Yet Job’s experience of the beauty of creation and the bounty of God’s blessings testify against that notion, and Job always returns to a defense of the divine goodness of God, even if suffering is not explained.

An emphasis on repentance and forgiveness demonstrates how Jewish ideas about God’s justice were moving toward the third type of justice: restorative justice.

Restorative Justice

It seeks to correct the errors of proportional justice. God is not bound by human laws and concepts of justice. God’s intent for human beings is wholeness, so divine grace overlooks what a person has “earned” and gives unbounded love, forgiveness, and restoration instead. “Therefore the divine justice can appear as plain injustice…creative justice is the form of reuniting love” (Tillich).

Hosea forgave unrepentant Gomer when she was unfaithful, simply because he loved her. This undeserved mercy is like the grace and love of God toward Israel (Hosea 11:7–9). Isaiah assured Judah of God’s blessings despite the faithless people (Isaiah 30:18–26). The prophets continually called Israel back into covenant relationship with God. This message of hope, mercy, and illogical grace becomes the foundation of Jesus’ teachings and reveals God’s shalom justice.

Shalom Justice

This combines mercy plus accountability. Shalom justice combines the creative aspects of restorative justice with the accountability of proportional justice (Perry B. Yoder, Shalom: The Bible’s Word for Salvation, Justice, and Peace). Shalom justice means liberation for people who have been oppressed or marginalized.

What was the earned justice for the woman caught in adultery, the prodigal son, Peter’s denial, and those who crucified Jesus? Jesus taught that God’s grace and forgiveness exceeded God’s judgment. Jesus’ proclamation of the kingdom reveals a God who replaces injustice with justice, transforms social structures, and defends the weak and those on the margins of society.
The beatitudes (Matthew 5:3–11) would have been shocking to the people of Jesus’ day.

Obedience theology said the poor, the mourners, the meek, and the persecuted had received their just dues. Yet Jesus assured them of the blessings of God’s favor. God’s shalom justice does not follow human expectations.

Matthew 5:38–48 affirms that God’s love can break the cycle of violence, and God’s shalom justice is both restorative and revolutionary.

Here Jesus transforms the ancient Holiness Code of limited retaliation into shalom responses to restore wholeness. He quotes Exodus 21:23–24, which stipulates proportional justice.

In contrast, Jesus tells his followers to turn the other cheek. In that day, a person of power would strike a subordinate on the right cheek with the back of the right hand. Turning the cheek away presented the left cheek, both a sign of forgiveness and an invitation to strike with the open palm—as equals do. Jesus’ teachings transform the insult. His teachings challenge the system and provide opportunities to restore wholeness and balance.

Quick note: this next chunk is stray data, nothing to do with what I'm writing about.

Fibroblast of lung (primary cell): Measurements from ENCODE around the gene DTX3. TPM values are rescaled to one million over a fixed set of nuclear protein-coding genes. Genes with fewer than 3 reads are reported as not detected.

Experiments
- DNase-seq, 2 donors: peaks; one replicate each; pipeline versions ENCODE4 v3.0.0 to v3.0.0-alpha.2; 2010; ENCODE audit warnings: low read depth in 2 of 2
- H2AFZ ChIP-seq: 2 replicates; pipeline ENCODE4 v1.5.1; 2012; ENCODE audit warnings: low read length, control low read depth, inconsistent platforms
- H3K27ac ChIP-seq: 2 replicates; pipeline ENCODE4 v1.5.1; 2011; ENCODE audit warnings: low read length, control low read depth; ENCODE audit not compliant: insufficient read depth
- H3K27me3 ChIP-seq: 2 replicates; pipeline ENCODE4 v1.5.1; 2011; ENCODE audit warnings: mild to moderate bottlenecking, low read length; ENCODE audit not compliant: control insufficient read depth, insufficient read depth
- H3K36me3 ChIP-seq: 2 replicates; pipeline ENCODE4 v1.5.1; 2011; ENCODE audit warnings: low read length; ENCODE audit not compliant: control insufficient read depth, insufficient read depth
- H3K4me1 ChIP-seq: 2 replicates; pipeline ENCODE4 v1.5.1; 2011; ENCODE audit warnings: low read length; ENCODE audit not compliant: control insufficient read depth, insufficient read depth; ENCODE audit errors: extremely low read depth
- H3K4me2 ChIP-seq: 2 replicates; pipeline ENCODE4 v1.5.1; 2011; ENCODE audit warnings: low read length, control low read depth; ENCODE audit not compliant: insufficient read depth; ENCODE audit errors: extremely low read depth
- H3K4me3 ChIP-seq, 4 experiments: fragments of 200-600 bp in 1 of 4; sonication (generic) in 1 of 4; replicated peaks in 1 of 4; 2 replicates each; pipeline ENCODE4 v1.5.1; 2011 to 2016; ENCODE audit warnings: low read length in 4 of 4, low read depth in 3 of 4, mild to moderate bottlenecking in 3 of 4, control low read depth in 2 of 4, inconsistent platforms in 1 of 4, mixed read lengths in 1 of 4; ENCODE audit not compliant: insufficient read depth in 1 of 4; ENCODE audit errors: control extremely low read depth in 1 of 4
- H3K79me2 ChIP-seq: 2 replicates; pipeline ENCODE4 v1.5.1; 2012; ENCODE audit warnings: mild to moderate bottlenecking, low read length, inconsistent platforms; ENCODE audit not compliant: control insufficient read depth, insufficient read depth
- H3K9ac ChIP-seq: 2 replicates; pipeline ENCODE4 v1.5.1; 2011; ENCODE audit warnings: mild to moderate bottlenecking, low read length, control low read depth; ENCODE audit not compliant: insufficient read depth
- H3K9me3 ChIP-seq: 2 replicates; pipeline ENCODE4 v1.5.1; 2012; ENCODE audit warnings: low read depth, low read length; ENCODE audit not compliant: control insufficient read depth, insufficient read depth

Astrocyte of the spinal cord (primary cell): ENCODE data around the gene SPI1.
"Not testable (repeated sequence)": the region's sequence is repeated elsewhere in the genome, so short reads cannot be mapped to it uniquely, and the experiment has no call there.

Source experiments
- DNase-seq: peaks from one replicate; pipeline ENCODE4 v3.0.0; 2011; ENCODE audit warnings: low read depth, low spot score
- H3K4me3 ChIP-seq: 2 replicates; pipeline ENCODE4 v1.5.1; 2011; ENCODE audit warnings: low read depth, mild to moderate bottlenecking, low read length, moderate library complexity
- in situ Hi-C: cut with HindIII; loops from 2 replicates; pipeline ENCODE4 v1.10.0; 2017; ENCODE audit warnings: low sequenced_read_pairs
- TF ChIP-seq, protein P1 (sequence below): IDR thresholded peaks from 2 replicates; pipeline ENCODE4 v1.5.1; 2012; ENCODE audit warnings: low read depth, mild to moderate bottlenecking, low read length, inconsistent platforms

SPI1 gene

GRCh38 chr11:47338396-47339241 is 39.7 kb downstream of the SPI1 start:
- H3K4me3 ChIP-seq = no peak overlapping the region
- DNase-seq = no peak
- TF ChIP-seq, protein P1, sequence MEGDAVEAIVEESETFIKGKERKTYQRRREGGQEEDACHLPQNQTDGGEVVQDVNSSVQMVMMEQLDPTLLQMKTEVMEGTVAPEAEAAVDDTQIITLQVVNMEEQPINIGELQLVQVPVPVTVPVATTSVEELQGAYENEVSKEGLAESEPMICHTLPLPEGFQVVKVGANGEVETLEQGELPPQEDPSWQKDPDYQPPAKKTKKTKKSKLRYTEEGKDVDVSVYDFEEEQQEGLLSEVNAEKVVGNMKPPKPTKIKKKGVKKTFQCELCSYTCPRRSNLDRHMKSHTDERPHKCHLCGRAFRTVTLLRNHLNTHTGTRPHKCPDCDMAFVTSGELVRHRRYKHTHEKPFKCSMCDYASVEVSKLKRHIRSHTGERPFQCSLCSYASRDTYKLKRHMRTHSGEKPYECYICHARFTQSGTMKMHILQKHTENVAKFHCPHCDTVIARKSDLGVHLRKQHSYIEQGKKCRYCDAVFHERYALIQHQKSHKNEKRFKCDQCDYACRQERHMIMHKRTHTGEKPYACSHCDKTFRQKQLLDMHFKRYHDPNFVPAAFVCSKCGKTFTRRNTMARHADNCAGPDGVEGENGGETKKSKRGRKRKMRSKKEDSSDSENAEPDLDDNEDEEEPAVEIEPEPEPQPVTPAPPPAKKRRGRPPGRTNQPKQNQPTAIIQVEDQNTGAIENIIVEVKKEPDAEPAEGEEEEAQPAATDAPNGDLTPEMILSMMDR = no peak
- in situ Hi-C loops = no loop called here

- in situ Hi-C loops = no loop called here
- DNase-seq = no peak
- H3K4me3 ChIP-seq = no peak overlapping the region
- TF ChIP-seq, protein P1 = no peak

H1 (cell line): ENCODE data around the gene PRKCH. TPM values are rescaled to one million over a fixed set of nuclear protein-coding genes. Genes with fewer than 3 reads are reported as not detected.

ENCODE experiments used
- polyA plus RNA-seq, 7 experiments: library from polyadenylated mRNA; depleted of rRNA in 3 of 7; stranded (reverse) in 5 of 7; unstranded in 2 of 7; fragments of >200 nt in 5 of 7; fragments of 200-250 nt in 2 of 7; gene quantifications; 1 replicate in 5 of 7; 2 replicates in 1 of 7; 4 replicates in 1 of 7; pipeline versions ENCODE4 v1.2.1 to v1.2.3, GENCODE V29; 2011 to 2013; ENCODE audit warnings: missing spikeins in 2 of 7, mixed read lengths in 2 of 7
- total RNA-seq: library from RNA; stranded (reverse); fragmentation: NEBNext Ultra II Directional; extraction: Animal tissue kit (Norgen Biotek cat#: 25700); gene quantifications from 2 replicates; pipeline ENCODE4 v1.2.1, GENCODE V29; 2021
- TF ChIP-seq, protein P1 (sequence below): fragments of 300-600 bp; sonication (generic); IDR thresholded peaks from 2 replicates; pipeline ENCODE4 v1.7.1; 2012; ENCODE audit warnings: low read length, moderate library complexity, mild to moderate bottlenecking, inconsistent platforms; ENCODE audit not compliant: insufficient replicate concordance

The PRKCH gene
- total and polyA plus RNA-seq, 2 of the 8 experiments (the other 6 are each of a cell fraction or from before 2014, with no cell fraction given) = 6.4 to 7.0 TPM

A man could be sued for his coat, an inner tunic, and be required to give it up to pay a debt. But he was allowed to keep his cloak, a long outer garment, to cover his nakedness and protect against the elements. To give the cloak with the coat as payment showed greater self-denial, but it left the giver naked in public. In that culture, this result shamed the cloak’s receiver more than the giver. It sent the message, “I give you all I have to restore right relationship—but aren’t you ashamed it has come to this?”

Roman law allowed soldiers to force any passerby to carry gear for a mile—but only one mile. If a soldier requested a second mile, the soldier was breaking the law. Going a second mile was more than just a generous offer. It spared another person the burdensome task. It forced the soldier to think again about the justice of the law he had invoked.

Jesus said, “Love your enemies and pray for those who persecute you” (Matthew 5:44).

Returning good for evil shames the enemy, gives the persecutor a bad image, and takes control out of the hands of the opposition. Here is the transforming power of love at work, delivering justice and God’s shalom. Prayer is transformative, an opportunity to align our will with God’s initiative.

For theologians Glen Stassen and David Gushee, enacting God’s justice requires prayer, plus action to: (1) help the poor and powerless; (2) confront oppressive power; (3) stop violence and establish peace; and (4) restore outcasts to caring community. This is what God did through Jesus, as he modeled God’s kingdom and shalom justice.

God’s justice seeks to restore both victim and perpetrator to wholeness and worth. It repairs broken communities with grace and generosity. It considers individual differences and shows partiality.

Shalom justice recognizes the power of evil, names it, and seeks to restore right relationships. It combines forgiveness, accountability, transformation, and grace. It allows second chances, third chances, and resurrection as responses to crucifixion.

God’s justice creates shalom. That is exactly the kind of justice each of us needs in response to the brokenness in human life. It comes with accountability balanced by grace. It provides an ethic of peace to live by. It is love, delivering justice.




One response

11 07 2013

Reblogged this on BradBryant70 and commented:
As we consider the word “Justice”, we often think of the “court system”, inflicting punishment on offenders. Apostle Oxley offers a different and better view of God’s Justice, not as vengeful retaliation, but as a journey to restore relationships and “fairness”.